The annual report of the Reuters Institute for the Study of Journalism outlines the most important media trends in the year ahead. Building upon the results of a survey which involved 233 media executives from 25 European countries and 7 non-European countries, author Nic Newman tackles six key topics: 1) business outlook; 2) post-truth politics; 3) platforms and relationship with journalism; 4) diversity and talent in the newsroom; 5) podcasting; 6) the role of AI in the newsroom.
Most respondents (73%) are confident that reader revenue will provide stable and growing income to their organisation, and that subscription and membership models will multiply. However, Newman fears that “serious news consumption will be largely confined to elites who can afford to pay, while the bulk of the population pick up headlines and memes from social media or avoid the news altogether”. In 2020, more publishing mergers are expected with the aim of integrating back-end systems like technology, data, and ad tech.
Media representatives claim to be fighting back against disinformation and misinformation at every level, but to having hardly seen “any impact on large parts of the public”. The respondents do not believe that online platforms are truly addressing the issue, and feel that interventions by policymakers are more likely to hurt rather than help journalism. The emerging audio market can foster further tensions between broadcasters and platforms, until a way of capitalising on the growing popularity of audio formats is found by publishers. An increasing regulation of the Internet is expected in 2020.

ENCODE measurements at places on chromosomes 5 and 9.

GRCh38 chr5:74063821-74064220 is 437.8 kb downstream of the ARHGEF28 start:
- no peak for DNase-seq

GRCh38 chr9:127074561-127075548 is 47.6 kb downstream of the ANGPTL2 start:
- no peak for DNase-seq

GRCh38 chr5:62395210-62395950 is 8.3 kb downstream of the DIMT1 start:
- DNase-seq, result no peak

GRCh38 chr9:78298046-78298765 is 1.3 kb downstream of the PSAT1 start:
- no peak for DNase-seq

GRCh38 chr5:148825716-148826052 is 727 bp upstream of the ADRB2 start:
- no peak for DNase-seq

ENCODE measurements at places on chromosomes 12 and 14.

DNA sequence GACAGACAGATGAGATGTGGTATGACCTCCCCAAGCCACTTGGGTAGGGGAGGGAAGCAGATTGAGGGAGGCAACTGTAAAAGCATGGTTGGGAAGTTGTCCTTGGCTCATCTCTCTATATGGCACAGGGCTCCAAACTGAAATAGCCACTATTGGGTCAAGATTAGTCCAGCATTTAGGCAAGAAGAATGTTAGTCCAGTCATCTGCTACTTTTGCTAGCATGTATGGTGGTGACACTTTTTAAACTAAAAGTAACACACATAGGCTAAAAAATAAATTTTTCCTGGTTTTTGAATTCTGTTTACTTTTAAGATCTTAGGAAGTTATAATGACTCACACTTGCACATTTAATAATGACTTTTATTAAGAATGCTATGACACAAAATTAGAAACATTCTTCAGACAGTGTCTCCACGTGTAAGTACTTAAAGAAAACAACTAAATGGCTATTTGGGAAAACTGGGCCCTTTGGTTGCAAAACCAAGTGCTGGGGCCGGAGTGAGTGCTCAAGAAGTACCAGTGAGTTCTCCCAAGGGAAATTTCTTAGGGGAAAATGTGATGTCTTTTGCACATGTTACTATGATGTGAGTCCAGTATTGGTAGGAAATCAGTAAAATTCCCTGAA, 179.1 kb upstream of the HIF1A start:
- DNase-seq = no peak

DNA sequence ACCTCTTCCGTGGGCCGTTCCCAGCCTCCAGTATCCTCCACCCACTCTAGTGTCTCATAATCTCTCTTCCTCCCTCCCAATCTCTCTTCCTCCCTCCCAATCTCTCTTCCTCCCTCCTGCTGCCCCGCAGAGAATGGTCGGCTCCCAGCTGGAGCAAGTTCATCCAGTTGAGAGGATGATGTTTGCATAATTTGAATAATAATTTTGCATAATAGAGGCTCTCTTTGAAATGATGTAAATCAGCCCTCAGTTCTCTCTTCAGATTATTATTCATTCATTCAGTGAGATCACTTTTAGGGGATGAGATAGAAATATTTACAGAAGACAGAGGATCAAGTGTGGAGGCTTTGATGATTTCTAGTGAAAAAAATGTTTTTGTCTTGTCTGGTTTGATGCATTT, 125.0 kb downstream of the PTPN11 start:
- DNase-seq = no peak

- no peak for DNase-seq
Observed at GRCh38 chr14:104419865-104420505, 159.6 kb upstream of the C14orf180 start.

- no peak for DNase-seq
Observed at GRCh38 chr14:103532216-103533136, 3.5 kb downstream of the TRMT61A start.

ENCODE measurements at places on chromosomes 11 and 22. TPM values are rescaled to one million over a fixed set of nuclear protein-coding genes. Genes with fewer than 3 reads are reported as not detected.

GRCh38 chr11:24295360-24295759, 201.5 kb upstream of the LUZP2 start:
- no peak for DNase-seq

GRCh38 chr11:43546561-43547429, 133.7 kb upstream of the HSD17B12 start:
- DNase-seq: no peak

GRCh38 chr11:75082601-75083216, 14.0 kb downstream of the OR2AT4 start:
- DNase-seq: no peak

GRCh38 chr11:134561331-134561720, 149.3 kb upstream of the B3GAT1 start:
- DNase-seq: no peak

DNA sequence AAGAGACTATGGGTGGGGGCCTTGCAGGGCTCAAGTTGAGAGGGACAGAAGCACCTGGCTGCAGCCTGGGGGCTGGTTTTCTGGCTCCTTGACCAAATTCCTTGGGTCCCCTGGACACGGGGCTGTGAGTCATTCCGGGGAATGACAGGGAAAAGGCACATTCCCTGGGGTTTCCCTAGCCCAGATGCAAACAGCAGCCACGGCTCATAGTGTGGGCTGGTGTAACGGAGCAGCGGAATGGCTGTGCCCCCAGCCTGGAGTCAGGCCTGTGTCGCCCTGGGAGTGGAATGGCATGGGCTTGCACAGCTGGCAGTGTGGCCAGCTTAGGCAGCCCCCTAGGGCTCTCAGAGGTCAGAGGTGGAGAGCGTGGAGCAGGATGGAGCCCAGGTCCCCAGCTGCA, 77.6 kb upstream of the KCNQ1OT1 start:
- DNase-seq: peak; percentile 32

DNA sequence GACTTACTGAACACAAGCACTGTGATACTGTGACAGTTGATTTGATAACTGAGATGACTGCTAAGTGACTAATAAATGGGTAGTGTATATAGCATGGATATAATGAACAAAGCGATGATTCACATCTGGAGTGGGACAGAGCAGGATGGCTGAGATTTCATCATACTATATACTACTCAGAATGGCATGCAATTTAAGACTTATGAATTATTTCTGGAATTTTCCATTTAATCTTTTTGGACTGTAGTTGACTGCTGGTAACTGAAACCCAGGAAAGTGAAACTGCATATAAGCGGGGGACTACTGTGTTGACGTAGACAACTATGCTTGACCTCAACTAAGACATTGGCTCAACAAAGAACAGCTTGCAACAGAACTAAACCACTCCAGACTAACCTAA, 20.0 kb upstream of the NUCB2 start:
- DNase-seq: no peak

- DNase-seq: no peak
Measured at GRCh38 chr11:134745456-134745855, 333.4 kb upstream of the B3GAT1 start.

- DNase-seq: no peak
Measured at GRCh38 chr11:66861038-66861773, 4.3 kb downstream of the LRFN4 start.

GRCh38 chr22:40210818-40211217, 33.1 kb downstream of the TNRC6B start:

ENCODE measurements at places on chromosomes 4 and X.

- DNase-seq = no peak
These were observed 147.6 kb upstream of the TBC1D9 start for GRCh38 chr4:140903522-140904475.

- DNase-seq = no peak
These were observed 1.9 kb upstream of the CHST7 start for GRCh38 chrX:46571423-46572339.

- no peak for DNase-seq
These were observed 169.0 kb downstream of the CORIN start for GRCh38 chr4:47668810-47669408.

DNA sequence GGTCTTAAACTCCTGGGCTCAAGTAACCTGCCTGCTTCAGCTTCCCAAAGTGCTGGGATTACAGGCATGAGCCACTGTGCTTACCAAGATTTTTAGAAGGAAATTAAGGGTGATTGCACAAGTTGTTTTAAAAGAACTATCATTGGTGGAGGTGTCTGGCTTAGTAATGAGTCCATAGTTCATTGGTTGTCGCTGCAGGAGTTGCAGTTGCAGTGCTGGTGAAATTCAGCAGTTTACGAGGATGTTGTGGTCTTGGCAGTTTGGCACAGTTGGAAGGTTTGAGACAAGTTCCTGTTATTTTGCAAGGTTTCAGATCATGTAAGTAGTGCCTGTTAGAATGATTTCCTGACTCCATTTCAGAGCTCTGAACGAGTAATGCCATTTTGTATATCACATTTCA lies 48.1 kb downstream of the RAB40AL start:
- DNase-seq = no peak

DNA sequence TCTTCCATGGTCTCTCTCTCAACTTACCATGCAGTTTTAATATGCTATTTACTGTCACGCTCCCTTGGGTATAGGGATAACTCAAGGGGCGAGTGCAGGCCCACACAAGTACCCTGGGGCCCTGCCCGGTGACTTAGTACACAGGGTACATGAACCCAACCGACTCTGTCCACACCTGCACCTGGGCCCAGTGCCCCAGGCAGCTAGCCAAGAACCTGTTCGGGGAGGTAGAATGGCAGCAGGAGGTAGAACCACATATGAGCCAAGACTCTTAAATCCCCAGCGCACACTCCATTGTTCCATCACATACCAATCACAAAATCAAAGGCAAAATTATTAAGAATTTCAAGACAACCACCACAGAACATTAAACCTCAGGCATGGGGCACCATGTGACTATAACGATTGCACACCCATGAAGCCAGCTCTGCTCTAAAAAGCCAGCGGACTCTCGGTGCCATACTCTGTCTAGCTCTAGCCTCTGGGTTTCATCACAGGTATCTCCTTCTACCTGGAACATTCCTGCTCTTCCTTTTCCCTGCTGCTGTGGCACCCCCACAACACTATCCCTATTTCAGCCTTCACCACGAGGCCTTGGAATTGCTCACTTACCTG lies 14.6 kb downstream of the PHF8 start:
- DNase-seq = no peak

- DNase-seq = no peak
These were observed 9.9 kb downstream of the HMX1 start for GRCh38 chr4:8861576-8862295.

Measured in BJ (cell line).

As for diversity in newsrooms, media executives rate themselves well on gender diversity, less so on diversity from non-metropolitan areas, on political diversity, and on racial diversity. In 2020, more software tools to help measure diversity are likely to be developed.
AI is already being used by bigger publishers in news-gathering, production, and distribution. In 2020 (and in the next decade) the application of AI is expected to be a defining issue.
The report is supplemented by five essays from the Reuters Institute which analyse 1) emerging business models; 2) threats to media freedom; 3) trust in the news; 4) inter-generational tensions in news media; 5) paywalls. Tags:
Fake news and disinformation
Gender in media
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